UNITED STATES DISTRICT COURT FOR THE SOUTHERN DISTRICT OF NEW YORK
February 28, 1972
UNITED STATES of America,
Andrew MUNCHAK, Jr., Defendant
Edward Weinfeld, District Judge.
The opinion of the court was delivered by: WEINFELD
EDWARD WEINFELD, District Judge.
This second motion for a new trial, based upon alleged perjury by a government witness and alleged newly discovered evidence, is made after the Court of Appeals affirmed the defendant's judgment of conviction,
as well as the denial of the prior motion for a new trial, based also upon alleged perjury of other witnesses, employees of the defendant.
Defendant was found guilty on December 30, 1969, after a seven-day jury trial on one count of a four-count indictment charging mail fraud violations.
Two counts, which concerned transistors labelled "JAN CGO 2N 1722," were dismissed by the court at the close of the government's case. The remaining two counts related to transistors labelled "2N 1225 RCA"; the jury acquitted on one count and found the defendant guilty on the other. The indictment charged that the defendant made false representations that the labelled 2N 1225 RCA transistors (1) "were manufactured by firms which did not manufacture them"; (2) "were newer than they in fact were"; (3) "were in containers received from the manufacturer when this was not in fact the case"; and (4) "were of higher quality than was in fact the case."
With respect to defendant's present motion, neither party requested an evidentiary hearing, and after argument it was submitted for decision on the moving and opposing affidavits.
The court, in its consideration of the motion, in addition to its recollection of events at the trial, of witnesses and their demeanor, has read the entire trial transcript.
In order to put the defendant's motion in proper focus, it is desirable at the outset to outline the substance of testimony. The evidence abundantly established that soon after defendant had received an order for a shipment of 2N 1225 transistors, he ordered five peg stamps bearing the insignia "RCA" circled by "2N 1225" and letter designations "D" and "H7",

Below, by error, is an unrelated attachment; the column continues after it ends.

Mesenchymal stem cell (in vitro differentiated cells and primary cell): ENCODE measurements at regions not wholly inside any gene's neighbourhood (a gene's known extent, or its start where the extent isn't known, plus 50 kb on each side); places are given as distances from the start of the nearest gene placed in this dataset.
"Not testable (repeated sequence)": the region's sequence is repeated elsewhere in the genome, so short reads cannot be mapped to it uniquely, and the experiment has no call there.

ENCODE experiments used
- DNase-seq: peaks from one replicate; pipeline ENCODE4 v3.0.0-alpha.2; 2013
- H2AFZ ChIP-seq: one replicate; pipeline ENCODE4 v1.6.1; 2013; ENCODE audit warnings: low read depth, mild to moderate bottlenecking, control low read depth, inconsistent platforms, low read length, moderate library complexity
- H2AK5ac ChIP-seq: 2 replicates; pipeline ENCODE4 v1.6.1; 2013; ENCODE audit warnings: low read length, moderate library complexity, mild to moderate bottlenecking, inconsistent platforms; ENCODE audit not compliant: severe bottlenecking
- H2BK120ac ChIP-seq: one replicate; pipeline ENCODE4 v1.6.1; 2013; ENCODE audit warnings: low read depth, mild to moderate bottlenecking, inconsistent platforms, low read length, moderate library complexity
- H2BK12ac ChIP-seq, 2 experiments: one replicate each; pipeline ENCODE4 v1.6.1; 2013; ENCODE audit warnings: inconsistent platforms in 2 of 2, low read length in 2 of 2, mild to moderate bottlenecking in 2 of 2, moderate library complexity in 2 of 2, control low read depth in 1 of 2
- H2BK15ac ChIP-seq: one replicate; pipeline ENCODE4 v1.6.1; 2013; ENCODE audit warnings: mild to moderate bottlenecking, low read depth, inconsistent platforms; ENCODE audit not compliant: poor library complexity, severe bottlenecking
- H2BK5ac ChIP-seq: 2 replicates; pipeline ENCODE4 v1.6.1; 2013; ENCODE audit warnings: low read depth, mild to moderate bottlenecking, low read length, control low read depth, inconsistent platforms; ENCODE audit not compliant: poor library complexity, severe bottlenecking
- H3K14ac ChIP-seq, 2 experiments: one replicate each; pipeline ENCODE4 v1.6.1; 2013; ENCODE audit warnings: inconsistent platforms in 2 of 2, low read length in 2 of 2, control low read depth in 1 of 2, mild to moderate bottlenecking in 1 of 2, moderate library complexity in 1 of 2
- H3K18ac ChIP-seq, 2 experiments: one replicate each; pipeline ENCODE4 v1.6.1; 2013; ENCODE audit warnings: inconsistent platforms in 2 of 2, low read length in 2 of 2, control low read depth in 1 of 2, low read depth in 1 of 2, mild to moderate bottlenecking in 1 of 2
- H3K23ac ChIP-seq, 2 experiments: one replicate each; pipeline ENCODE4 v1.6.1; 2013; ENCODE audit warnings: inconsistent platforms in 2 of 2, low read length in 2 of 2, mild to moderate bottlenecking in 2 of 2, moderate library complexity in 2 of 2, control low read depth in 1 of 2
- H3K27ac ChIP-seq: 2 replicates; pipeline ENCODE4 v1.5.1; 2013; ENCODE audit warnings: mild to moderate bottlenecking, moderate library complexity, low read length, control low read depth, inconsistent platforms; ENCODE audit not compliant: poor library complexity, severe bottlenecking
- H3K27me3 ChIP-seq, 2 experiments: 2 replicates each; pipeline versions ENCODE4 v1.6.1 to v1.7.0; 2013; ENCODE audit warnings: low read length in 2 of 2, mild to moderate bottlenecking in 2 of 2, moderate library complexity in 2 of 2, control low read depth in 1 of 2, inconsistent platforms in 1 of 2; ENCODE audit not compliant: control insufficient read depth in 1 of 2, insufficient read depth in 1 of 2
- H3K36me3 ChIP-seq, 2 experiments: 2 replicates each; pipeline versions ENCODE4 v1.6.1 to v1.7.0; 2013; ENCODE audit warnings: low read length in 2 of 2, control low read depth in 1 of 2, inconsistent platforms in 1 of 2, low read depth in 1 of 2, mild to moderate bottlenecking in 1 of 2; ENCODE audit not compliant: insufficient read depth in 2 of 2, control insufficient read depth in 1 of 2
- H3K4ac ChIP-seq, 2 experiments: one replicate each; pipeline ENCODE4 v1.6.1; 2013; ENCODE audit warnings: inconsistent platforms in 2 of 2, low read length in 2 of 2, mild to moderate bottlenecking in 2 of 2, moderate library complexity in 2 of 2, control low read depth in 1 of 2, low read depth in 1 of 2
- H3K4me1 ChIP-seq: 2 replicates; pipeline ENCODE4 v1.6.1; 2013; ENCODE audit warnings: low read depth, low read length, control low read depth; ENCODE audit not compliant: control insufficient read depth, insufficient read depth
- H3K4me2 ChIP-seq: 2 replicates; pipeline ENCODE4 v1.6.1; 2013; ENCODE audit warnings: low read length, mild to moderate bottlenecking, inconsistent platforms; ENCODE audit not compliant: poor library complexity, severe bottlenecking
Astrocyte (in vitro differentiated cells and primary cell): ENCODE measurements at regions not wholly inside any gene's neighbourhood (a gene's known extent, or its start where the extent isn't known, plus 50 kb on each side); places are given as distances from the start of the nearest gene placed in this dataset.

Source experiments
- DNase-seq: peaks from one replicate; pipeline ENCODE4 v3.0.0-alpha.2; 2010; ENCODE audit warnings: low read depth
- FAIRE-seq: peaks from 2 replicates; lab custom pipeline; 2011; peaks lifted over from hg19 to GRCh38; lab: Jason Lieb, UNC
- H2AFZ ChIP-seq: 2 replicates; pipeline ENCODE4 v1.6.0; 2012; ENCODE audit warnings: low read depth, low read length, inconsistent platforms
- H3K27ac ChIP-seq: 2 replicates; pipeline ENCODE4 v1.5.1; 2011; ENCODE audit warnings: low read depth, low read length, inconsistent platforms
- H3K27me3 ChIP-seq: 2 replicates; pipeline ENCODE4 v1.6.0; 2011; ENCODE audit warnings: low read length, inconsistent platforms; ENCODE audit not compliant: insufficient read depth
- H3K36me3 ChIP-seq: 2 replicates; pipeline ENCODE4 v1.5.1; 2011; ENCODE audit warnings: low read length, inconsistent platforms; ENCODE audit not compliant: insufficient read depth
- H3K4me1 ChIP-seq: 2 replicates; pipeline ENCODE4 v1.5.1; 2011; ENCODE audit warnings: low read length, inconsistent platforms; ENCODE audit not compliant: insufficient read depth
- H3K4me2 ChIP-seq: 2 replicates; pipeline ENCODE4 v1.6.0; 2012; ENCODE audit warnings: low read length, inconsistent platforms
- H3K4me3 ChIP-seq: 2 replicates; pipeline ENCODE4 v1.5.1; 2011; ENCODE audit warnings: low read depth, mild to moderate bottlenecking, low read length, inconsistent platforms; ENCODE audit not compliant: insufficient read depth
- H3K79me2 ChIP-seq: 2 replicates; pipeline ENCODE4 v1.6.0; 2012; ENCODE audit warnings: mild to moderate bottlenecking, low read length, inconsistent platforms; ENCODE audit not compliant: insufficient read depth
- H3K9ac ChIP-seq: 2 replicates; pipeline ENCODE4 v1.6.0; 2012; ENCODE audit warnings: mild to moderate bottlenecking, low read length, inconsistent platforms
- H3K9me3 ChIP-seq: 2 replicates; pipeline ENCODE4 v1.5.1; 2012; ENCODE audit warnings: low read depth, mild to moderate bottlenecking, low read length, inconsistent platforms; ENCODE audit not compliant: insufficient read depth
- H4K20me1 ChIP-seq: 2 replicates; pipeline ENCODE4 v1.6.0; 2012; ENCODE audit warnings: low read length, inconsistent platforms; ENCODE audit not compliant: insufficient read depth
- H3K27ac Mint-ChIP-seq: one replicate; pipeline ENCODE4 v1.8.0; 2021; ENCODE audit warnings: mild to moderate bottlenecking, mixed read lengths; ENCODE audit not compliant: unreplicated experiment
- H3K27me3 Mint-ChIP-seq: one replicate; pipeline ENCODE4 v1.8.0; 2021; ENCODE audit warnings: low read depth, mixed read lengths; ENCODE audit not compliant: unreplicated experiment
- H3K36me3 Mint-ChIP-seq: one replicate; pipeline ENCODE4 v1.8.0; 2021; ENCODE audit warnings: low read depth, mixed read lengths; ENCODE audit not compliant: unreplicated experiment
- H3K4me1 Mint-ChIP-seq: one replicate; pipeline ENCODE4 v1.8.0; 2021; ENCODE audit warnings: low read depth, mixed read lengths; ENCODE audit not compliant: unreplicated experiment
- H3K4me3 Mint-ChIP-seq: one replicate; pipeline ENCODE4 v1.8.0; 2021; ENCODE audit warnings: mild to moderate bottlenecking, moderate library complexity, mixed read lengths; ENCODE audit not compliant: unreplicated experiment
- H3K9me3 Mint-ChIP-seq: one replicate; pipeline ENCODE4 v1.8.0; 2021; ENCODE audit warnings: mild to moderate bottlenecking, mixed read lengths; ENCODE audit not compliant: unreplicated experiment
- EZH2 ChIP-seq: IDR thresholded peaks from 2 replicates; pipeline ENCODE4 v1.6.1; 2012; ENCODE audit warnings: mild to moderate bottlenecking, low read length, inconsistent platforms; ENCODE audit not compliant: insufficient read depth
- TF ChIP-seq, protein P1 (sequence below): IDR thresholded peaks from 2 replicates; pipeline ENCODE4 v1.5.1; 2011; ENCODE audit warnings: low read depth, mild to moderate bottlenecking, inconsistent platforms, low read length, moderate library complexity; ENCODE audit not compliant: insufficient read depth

and that the casings of transistors shipped by defendant's firm were marked with the symbols from the peg stamps. The defendant's version of his purpose in ordering the stamps and the use to which they were put was a central issue at trial.
On his present motion, the defendant asserts that newly discovered evidence from RCA's files shows that Albert Kick, chief security officer for RCA Electronic Components, did not tell the truth when he testified at trial that RCA had not performed any tests on the transistors in evidence; the defendant contends that these tests show the transistors were manufactured by RCA and were of good quality.
The charge must be considered against the totality of the evidence.
The defendant Andrew Munchak, Jr. is the president and owner of Astronetics, Inc., a dealer in the buying and selling of surplus transistors and other electronic parts. In August 1967, F.G. Mason Engineering Company, a manufacturer of radio surveillance equipment, placed an order for 5000 "RCA2N 1225" transistors. After passing through intermediate distributors, Astronetics, Inc. received an order on August 31 for "2N 1225" transistors. Two days thereafter, the defendant ordered from Patterson Stamp Company five "peg stamps" bearing the mark "RCA", circled by the designation "2N 1225", "H7" and "D". A peg stamp is a rubber dye at the end of a pencil-like shaft used for marking purposes. Several days after receiving the peg stamps, Astronetics shipped, in partial fulfillment of the order, approximately 2100 transistors which, after passing through intermediate distributors, finally were delivered to Mason Engineering. The casings of the 2100 transistors bore an RCA symbol similar to that appearing on the stamps Munchak had ordered. Collins, president of Patterson Stamp Company, testified that in his opinion the impressions on the tops of those transistors, nine of which were received in evidence at the trial, had been made by the peg stamps purchased by Munchak. A production supervisor of the Mason company testified that the transistors received by it failed to perform in the manner of prior "RCA1225's"; they would regenerate or oscillate; they drew too much current and had a very short life span.